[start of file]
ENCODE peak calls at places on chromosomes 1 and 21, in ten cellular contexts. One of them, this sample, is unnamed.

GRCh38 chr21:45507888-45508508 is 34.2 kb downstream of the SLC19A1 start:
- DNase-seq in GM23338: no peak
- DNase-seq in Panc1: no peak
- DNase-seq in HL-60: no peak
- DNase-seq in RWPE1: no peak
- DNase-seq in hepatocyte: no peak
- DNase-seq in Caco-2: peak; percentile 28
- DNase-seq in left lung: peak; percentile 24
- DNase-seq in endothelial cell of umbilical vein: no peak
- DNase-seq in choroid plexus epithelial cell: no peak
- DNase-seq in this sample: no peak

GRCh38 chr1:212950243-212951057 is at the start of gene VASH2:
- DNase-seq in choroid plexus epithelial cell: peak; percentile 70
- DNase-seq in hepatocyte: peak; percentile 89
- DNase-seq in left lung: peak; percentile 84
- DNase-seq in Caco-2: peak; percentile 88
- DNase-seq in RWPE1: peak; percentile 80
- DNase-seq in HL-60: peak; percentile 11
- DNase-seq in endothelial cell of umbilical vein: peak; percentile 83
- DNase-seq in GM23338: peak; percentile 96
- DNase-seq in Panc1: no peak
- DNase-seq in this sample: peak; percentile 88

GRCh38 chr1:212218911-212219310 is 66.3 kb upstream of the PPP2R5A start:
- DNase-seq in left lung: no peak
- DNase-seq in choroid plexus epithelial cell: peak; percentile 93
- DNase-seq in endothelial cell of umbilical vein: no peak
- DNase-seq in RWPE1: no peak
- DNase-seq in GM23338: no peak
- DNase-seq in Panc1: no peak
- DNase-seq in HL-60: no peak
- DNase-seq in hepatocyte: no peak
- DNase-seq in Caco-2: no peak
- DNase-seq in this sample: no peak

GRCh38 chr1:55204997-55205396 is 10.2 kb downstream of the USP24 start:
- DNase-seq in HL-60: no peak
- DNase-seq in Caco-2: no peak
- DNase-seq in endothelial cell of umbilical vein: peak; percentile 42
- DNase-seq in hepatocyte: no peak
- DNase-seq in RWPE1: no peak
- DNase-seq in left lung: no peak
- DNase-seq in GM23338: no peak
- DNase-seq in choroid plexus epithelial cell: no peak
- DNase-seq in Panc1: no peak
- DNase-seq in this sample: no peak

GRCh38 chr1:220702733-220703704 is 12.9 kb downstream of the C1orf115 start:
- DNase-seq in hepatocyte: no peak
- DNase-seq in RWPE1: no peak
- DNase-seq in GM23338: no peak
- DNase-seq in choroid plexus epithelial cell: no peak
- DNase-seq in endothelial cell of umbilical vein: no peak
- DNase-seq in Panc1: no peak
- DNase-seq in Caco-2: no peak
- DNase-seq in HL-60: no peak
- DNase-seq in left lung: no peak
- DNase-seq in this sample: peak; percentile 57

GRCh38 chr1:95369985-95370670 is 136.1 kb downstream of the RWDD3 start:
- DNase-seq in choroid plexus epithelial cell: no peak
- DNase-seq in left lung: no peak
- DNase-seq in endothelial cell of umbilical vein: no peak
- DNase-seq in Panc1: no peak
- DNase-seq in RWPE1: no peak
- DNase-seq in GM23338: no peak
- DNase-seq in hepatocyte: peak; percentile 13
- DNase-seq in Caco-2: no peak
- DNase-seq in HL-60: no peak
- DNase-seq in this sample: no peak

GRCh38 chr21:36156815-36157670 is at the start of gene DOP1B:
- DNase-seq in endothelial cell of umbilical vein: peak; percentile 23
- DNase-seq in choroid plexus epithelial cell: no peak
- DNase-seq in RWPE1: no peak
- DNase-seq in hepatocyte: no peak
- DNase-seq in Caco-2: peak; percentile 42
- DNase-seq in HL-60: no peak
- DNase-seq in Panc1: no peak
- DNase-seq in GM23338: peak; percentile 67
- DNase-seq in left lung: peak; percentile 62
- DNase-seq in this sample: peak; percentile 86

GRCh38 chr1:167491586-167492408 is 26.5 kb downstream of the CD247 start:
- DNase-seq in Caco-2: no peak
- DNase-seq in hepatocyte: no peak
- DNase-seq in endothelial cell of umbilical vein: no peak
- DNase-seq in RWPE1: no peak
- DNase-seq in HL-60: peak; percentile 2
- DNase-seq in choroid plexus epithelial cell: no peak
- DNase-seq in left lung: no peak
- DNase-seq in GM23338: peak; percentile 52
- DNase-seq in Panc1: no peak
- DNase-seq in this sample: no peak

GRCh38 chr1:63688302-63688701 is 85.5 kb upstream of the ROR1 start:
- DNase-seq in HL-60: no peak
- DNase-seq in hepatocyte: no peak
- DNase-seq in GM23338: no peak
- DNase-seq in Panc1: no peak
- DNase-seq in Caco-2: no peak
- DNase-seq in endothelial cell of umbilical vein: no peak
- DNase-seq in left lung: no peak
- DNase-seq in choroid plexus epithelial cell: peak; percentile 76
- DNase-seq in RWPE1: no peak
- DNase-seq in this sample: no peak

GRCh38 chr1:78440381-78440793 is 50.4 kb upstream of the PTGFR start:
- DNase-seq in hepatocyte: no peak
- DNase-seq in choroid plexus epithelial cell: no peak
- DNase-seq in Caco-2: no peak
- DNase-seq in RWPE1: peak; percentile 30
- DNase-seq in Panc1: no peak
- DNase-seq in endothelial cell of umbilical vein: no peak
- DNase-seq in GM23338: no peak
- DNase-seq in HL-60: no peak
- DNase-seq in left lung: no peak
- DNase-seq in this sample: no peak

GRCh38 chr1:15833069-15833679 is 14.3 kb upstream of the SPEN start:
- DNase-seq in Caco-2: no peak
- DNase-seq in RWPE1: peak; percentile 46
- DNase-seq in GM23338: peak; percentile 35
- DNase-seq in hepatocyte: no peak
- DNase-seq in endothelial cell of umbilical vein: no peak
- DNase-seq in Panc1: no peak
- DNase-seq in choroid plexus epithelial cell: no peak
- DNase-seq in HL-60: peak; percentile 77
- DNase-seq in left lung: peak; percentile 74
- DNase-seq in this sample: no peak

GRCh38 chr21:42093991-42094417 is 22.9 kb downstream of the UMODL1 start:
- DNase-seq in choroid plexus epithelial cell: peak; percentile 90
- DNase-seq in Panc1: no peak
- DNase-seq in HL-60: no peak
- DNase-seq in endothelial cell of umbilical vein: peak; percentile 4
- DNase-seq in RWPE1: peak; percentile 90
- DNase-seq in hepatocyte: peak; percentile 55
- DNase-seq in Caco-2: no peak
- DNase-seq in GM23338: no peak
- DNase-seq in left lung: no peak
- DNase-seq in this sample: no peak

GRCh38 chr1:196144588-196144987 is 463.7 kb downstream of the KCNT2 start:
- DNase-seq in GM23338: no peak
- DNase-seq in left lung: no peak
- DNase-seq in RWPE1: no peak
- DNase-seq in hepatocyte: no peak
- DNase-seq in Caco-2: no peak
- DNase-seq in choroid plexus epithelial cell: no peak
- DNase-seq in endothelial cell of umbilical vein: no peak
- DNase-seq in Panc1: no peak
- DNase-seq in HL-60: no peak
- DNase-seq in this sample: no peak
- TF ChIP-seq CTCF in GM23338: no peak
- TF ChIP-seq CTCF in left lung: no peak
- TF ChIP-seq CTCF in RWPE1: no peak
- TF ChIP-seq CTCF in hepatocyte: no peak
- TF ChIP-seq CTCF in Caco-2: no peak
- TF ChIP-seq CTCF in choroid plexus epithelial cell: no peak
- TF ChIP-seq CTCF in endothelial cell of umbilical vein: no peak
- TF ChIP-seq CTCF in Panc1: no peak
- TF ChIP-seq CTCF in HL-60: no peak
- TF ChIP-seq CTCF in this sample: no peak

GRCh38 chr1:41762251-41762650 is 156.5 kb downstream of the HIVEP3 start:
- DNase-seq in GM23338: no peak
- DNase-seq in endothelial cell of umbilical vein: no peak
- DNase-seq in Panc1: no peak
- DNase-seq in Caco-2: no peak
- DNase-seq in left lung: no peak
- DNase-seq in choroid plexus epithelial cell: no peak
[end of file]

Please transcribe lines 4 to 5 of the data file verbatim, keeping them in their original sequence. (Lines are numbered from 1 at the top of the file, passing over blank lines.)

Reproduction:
- DNase-seq in Panc1: no peak
- DNase-seq in HL-60: no peak